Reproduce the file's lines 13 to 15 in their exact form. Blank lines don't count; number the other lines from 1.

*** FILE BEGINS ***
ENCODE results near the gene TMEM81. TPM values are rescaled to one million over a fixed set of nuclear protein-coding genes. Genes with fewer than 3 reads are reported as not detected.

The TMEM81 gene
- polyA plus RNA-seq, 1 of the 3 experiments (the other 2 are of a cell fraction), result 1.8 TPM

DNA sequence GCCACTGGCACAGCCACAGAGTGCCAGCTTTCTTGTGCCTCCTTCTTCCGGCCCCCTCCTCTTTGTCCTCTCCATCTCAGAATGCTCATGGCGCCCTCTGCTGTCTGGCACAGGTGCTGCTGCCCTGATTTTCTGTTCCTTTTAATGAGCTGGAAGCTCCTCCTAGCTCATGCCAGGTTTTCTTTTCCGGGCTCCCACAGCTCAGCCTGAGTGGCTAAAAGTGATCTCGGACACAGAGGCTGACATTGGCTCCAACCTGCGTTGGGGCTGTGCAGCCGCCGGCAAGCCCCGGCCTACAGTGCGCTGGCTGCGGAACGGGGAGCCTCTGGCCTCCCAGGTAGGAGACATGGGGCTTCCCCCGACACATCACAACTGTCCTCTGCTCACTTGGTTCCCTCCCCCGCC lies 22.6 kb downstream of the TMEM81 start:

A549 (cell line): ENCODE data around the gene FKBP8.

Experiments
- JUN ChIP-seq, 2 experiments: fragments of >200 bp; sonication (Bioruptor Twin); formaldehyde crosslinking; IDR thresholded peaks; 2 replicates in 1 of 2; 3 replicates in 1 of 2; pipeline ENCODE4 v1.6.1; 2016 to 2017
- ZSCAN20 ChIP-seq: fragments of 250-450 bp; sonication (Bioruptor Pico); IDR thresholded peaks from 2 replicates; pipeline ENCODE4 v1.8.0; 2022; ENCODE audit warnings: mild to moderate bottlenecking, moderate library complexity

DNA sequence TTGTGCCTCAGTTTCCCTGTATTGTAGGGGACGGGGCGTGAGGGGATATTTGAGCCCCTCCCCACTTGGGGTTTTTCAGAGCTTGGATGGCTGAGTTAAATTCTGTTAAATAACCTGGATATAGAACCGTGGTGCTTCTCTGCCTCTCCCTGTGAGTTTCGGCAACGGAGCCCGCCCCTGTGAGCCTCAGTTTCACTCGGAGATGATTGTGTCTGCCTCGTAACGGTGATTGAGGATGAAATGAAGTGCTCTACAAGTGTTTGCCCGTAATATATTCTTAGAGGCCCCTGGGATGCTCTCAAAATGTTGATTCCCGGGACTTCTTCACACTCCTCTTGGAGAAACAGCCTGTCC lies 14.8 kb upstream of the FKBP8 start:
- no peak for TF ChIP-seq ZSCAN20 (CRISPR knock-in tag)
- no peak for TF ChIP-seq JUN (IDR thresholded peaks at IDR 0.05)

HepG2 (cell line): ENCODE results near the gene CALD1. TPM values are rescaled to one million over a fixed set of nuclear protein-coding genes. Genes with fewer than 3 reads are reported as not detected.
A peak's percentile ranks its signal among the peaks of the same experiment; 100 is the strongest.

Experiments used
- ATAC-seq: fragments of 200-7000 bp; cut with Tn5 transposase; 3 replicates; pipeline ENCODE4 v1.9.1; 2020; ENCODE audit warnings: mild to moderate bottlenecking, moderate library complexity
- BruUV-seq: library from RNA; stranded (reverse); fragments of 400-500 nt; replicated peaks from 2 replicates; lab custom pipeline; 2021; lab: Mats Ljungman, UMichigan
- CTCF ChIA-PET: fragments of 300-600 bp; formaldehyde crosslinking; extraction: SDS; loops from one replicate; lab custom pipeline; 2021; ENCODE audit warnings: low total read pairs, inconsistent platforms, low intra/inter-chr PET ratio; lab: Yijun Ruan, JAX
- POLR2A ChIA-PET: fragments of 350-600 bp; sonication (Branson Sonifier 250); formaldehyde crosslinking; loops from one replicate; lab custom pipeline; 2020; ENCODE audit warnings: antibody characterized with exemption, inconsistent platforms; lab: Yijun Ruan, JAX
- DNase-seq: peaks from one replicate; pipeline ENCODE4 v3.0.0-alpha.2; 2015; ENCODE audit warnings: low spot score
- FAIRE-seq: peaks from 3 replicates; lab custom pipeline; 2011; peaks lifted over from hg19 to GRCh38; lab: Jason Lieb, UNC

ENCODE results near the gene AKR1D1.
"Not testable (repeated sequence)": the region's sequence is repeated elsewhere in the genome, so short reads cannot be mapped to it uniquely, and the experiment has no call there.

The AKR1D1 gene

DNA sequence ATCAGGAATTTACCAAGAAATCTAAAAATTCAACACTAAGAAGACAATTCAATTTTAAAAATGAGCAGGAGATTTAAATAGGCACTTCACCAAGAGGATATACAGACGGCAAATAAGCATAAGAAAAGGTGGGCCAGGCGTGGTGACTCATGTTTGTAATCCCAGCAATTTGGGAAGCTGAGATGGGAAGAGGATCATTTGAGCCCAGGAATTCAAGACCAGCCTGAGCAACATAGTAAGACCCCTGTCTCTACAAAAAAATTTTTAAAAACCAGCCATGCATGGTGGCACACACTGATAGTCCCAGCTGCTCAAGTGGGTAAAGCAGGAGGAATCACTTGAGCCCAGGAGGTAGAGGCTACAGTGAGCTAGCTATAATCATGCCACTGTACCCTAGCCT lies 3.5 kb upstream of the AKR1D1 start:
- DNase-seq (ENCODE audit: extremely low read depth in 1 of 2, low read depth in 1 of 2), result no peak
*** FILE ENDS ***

A peak's percentile ranks its signal among the peaks of the same experiment; 100 is the strongest.

Experiments used
- ATAC-seq: fragments of 200-7000 bp; cut with Tn5 transposase; 3 replicates; pipeline ENCODE4 v1.9.1; 2020; ENCODE audit warnings: mild to moderate bottlenecking, moderate library complexity